IAB Reports Huge Rise In Original Digital Video, Claims It 'Beats Regular TV'

“Regular viewers” of original digital video programming have grown to 63 million in 2016 from 45 million over the past three years, according to an analysis released this morning by the Interactive Advertising Bureau.

The report, dubbed the “2016 Original Digital Video Study,” is part of a series of reports being released by the IAB that seem timed to pique advertiser and agency interest while big digital media platforms are competing for future advertising budgets alongside TV networks in the upfront advertising marketplace.

The IAB said the study is based on a “comprehensive survey” of more than 1,900 consumers. The study, which was conducted online by GfK Research March 15-24, utilizes different methods than television researchers such as Nielsen use to define TV audience viewing.

Aside from being self-reported consumer data vs. panel-based measurement of viewing behavior, it is based on what consumers said their monthly video-streaming consumption is versus the kind of average audience estimates used as the currency for television advertising buys, so it is fundamentally an apples-to-oranges comparison.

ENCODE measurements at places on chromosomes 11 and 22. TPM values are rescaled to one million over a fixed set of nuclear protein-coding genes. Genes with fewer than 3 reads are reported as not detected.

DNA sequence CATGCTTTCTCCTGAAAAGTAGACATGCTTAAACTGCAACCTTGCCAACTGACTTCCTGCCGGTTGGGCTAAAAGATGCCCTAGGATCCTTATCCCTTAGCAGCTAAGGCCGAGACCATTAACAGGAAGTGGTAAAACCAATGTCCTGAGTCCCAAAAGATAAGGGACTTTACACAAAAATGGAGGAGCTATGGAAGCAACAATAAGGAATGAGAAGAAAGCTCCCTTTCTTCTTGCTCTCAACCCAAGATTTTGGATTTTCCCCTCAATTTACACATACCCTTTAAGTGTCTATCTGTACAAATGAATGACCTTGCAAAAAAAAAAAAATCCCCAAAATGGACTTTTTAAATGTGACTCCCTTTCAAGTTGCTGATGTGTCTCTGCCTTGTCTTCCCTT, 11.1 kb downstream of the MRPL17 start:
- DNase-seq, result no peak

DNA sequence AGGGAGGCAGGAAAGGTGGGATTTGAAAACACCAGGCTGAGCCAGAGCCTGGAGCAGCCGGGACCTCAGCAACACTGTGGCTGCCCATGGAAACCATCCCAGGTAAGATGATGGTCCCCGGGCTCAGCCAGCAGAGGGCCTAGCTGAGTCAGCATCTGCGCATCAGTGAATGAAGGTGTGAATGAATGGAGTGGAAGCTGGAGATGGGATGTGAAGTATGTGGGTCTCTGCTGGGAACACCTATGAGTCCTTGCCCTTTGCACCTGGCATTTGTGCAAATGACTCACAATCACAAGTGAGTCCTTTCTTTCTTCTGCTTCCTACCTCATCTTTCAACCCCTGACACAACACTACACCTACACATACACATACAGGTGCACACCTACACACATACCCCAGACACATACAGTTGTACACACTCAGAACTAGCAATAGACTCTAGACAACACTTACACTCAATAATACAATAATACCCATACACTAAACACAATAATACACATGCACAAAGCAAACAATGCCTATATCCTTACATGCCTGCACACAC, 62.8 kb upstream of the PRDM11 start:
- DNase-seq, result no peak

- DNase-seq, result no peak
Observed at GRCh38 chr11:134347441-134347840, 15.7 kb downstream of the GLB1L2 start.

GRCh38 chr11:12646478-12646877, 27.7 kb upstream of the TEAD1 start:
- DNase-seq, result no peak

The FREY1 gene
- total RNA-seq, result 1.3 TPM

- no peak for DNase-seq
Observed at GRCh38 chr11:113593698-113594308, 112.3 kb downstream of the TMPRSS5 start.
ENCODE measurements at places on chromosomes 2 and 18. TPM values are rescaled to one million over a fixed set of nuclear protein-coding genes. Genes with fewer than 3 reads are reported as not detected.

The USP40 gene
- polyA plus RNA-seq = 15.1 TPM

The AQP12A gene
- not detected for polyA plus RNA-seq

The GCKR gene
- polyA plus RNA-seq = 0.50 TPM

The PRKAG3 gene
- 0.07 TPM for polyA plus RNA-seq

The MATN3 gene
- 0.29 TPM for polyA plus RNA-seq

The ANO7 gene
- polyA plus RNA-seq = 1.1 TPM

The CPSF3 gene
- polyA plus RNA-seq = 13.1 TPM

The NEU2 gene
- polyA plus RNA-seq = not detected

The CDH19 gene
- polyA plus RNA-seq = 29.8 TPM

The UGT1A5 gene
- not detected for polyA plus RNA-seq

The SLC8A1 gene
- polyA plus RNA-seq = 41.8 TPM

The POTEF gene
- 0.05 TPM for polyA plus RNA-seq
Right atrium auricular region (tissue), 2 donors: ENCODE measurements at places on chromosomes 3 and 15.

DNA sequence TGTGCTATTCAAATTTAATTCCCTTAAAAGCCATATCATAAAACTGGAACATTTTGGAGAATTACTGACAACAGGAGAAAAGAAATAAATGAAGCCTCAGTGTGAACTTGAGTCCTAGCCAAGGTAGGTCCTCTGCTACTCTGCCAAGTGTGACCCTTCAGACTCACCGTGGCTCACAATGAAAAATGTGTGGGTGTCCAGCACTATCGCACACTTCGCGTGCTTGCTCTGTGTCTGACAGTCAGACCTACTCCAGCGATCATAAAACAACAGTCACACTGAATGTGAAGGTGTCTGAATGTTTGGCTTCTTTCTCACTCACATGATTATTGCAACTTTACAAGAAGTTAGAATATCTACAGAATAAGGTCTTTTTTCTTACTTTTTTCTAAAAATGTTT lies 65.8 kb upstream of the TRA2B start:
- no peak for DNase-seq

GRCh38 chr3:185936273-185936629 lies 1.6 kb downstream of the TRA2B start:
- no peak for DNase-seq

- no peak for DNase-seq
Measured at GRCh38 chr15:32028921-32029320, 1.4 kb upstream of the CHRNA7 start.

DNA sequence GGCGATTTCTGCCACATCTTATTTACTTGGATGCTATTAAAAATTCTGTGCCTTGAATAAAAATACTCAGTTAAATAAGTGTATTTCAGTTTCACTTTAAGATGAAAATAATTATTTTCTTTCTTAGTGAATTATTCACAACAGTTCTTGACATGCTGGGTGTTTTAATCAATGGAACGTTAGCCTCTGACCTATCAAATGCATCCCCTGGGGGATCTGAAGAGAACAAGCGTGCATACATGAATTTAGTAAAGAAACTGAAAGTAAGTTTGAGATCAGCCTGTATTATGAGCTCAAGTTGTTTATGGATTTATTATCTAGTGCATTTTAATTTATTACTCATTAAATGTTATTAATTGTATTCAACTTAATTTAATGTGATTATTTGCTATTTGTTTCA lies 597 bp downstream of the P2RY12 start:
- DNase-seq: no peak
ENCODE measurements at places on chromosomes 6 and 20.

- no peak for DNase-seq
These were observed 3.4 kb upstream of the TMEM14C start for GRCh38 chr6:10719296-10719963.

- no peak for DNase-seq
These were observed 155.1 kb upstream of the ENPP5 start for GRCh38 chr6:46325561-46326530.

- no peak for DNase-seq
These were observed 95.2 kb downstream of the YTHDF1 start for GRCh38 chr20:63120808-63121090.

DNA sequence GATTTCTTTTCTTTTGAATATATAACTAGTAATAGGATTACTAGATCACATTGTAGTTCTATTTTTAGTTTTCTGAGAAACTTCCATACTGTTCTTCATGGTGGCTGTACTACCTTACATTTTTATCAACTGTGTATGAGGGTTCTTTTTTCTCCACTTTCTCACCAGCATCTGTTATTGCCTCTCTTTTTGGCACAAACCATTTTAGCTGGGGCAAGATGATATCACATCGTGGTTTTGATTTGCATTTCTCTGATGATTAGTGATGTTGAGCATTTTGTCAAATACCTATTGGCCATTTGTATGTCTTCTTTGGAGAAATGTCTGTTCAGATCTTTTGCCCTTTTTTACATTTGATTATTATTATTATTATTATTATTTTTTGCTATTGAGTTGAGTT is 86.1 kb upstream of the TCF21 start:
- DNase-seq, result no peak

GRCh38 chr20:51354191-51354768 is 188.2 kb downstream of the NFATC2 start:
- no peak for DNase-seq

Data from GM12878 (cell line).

That said, the IAB found a significant uptake in the amount of original digital video consumption being reported by average consumers and it used the findings to make the claim that “original digital video beats regular TV.”

The caveat to that claim is it is based on respondent’s perceptions about the two forms of content being “innovative, young, for anywhere, and unique.”
1 comment about "IAB Reports Huge Rise In Original Digital Video, Claims It 'Beats Regular TV'".
Check to receive email when comments are posted.
  1. Ed Papazian from Media Dynamics Inc, May 11, 2016 at 10:17 a.m.

    Joe, of course digital "beats" TV in terms of being "new" and "innovative"---the latter being, in part, a surrogate for "new".

    One of the more interesting findings in this study concerned the respondents' general opinions of their incliniation to remember commercials on TV and digital platforms. Asked whether they "tend to remember the ads in this type of TV" 42% said this was the case for primetime and sports, but only 20% gave daytime TV the nod wille news came in at 26%. Of course, such findings have little to do with reality as evidenced by program attentiveness, ad zapping and commercial recall measurements which show much smaller normative  variations among the TV dayparts and program genres. What they reflect is the inherent and, largely impressionistic bias of most respondents who regard primetime and sports fare much more highly than "daytime" and "news".

    For those who are curious, the IAB report also includes similar findings for digital, using basically the same question. According to the report, "online TV" scored 39%, original  video content came in at 38% and amateur video trailed well behind at 27%.

Next story loading loading..